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In the unseemly rush to bring new powers to the Holyrood Parliament brought on by ­Gordon Brown’s late intervention, it would appear that a great deal of time and energy is being given to appeasing the 44.7 per cent who voted Yes and the unknown ­percentage of No voters swayed by this promise.

As only one poll in the entire two-year campaign showed the Yes vote in the majority (by 1 per cent), it is fair to assume that the majority of Scots would have voted No without any more ­powers being devolved.

Who is speaking for us to Lord Smith? Can there ever have been another instance in a democratic society when the wishes of the majority are not even being ­considered?

This course of events has been brought about because devolving powers to Scotland suits the Tory Party as it puts Scottish Labour MPs into limbo on English affairs.

For the same reason the Labour Party in London is now running scared of too many new powers and hence has washed its hands of Mr Brown.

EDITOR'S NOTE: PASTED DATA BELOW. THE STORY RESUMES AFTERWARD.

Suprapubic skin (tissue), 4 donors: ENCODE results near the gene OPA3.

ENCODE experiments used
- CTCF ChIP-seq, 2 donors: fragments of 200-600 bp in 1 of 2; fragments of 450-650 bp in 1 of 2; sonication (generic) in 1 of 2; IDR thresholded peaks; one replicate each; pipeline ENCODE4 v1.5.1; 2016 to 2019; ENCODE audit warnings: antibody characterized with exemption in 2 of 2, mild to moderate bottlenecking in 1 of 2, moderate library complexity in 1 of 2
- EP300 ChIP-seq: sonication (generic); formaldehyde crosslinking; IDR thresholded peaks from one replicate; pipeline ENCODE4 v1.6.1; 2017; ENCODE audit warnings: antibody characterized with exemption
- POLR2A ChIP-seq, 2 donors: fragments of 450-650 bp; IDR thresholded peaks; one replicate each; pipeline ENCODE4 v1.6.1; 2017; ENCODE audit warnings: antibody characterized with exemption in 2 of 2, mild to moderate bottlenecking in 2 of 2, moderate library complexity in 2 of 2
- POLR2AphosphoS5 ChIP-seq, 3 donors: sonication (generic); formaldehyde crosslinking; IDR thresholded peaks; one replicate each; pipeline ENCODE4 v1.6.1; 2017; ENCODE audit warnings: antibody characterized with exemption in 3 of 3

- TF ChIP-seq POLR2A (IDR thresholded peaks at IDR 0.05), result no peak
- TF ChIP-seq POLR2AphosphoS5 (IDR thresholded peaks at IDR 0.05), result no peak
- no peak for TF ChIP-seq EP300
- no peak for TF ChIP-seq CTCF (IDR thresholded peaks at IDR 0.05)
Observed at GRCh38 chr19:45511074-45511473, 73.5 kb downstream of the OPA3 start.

The Lib Dems think that ­virtually everything should be devolved, however, their view on any subject at the moment is frankly irrelevant. So we are in a situation where the politicians and the media are telling us that what we voted for was more powers for Holyrood within a United Kingdom. I contend we did not. Is anyone listening?

Howard Lewis

Hailes Avenue

Edinburgh

You report that Gordon Brown has urged Holyrood’s unionist parties to unite around his plan to make the Scottish Parliament responsible for raising “more than half of its own revenue”.

That would be more than is raised by any federated state any-where in the world. The most raised is 40 per cent (Canada); in Spain it is 32.2 per cent, in Switzerland 24.6, in the USA 20.3, Germany 21.6 and Australia 15.3.

The greater proportion now being advocated by several parties except Labour (40 per cent) implies not a federation but a confederation.

Let us call a halt on “devo max” and go for “devo moderate”.

Steuart Campbell

Dovecot Loan

Edinburgh

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